Occupy protests & the Falun Gong precedent - Macleans.ca

Occupy protests & the Falun Gong precedent

Can tents be considered speech?


As Occupy Toronto gets a slightly bumpy ride in court from Superior Court Justice David Brown, I’ve been waiting for just one legal analyst, amateur or professional, to stumble across what appears to me to be the best, highest-level judicial treatment of the Charter issues that the Occupy movements raise. The case, Vancouver v. Zhang, is all of a year old, and involved a unanimous decision of the B.C. Court of Appeal.

I’m no lawyer, but Zhang seems awfully instructive. The BCCA was presented with a question of crucial importance to the Occupy situations: can a non-artistic structure, in itself, have protected expressive content? Falun Gong protesters had erected a “meditation hut” and a billboard in front of the Chinese consulate on Granville Street. The City Engineer ordered it torn down as an admittedly minor, hypothetical sort of traffic “obstruction”, and the city argued that removing a structure didn’t unduly restrict the protesters’ free-expression rights. City officials weren’t making a political distinction between types of speech, the lawyers contended; they simply had an inflexible mandate to smash any structure that was on city property without a permit.

By the time the case reached the Court of Appeal, the structures were long gone. But the city’s argument got bulldozed by the Court. Its key Occupy-relevant finding was that a structure can, in fact, be Charter-protected content in itself:

[T]he billboard and meditation hut were “part and parcel of the manner” in which the Falun Gong participants chose to express themselves and as deserving of protection. …The structures at issue support the values of democratic discourse and self-fulfillment. The messages posted on the structures express the practitioners’ opposition to some actions of the Chinese government, and the hut expresses their commitment to the practice of meditation as part of their religious identity. The messages have a political nature. “Political expression is at the very heart of the values sought to be protected by the freedom of expression guaranteed by s. 2(b) of the Canadian Charter”…

We have heard many commentators, including lawyers (albeit, I think, ones who don’t specialize in the constitution), assert as a matter of fact that the state, in exercising its right to regulate the use of public property, can force Occupy protesters to seek forms of expression other than tents and billboards and other Occupational paraphernalia. Like it or not, this just isn’t so. Within reason, forms as well as content enjoy the extremely formidable protection that the “fundamental freedoms” in the Charter guarantee. (Further warning: if tents are “expressive” in themselves, it may not matter whether anybody’s actually sleeping in them.)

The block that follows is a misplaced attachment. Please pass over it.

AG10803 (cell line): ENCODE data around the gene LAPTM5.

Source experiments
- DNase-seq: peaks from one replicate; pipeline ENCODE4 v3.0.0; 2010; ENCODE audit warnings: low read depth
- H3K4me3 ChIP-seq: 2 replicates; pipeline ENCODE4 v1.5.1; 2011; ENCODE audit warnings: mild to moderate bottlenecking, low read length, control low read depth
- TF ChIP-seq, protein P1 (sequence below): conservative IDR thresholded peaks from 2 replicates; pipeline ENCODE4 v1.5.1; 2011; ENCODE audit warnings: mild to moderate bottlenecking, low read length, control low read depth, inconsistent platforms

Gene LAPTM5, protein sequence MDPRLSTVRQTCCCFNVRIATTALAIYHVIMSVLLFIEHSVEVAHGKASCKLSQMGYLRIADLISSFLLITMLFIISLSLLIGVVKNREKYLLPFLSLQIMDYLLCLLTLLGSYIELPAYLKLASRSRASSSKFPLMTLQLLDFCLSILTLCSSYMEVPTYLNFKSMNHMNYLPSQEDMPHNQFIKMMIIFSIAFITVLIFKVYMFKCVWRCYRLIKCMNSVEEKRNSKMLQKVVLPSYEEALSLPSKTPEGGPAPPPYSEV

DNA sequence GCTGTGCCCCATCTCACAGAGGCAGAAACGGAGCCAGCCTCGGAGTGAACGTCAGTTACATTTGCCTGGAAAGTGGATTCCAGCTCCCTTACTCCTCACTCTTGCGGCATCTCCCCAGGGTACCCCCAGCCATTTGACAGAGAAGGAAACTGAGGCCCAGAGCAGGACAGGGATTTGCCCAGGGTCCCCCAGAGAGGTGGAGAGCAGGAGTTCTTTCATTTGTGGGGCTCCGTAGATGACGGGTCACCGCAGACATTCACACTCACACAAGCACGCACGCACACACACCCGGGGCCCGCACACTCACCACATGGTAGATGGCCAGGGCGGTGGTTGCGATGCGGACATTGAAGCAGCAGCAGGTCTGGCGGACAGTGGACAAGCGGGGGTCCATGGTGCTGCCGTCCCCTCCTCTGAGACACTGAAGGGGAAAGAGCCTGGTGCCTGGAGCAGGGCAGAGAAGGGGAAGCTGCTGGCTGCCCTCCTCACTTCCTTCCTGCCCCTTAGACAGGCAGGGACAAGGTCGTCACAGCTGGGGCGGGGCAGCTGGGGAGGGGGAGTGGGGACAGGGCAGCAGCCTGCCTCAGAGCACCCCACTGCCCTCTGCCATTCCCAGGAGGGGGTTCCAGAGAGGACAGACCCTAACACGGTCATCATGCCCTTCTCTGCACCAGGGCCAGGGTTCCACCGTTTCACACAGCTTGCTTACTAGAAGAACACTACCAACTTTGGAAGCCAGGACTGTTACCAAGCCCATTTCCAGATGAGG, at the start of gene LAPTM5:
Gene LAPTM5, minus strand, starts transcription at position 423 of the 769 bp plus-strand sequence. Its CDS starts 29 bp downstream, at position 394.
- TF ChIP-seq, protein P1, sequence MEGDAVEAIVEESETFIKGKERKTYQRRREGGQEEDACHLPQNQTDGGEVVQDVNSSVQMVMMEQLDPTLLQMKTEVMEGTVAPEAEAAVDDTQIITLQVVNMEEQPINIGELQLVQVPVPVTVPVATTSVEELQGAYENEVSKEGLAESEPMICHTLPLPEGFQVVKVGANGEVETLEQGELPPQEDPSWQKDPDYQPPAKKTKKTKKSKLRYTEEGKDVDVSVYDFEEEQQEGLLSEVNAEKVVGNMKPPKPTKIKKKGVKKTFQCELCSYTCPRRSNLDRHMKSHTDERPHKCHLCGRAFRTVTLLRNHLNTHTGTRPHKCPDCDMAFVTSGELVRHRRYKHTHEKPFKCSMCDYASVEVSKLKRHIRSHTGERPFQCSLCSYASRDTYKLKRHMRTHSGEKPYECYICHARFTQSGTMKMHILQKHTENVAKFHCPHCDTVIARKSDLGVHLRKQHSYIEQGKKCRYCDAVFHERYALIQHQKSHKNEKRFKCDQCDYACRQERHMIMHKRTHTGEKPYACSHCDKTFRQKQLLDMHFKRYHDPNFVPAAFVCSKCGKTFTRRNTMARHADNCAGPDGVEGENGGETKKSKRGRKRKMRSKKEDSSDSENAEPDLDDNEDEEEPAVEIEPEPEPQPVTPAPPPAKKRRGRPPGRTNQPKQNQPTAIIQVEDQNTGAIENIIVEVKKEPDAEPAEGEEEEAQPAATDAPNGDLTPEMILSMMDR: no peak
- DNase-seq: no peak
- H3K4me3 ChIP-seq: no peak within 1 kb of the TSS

This protection, as any well-bred schoolchild knows, can disintegrate if the protesters are breaking a law—but the government has a duty to show that the law in question is intended to fulfill an important objective, and that it does so in a rational way that impinges minimally upon the rights of the protesters. The City of Vancouver did not, as it turned out, score 100% on the good old Oakes test.

Yes, said the Court of Appeal, protecting the general usability and attractiveness of the streets of Vancouver is a pressing and substantial objective for government. Yes, the bylaw is a rational way of pursuing that objective. But the city’s policy was unnecessarily arbitrary, said the judges. The law precluded any use of public space for protest, subject only to City Council’s right to make exemptions: the result was an ad-hoc system with no stated standards or guidelines.

Had the Council instituted what might be called a “Political Structure Policy,” as it did policies for commercial and artistic expression, as part of its regulatory scheme, my conclusion might well be different. But they chose to maintain a complete ban and, effectively, to rely on prosecutorial discretion and Council’s power to direct the use of that discretion, to ensure the right to freedom of political expression was not infringed in an individual case. In so doing, I am persuaded, they rendered s. 71 [the structure bylaw] unconstitutional and of no force or effect. They reached beyond that which is permitted to them when political speech is the right sought to be exercised.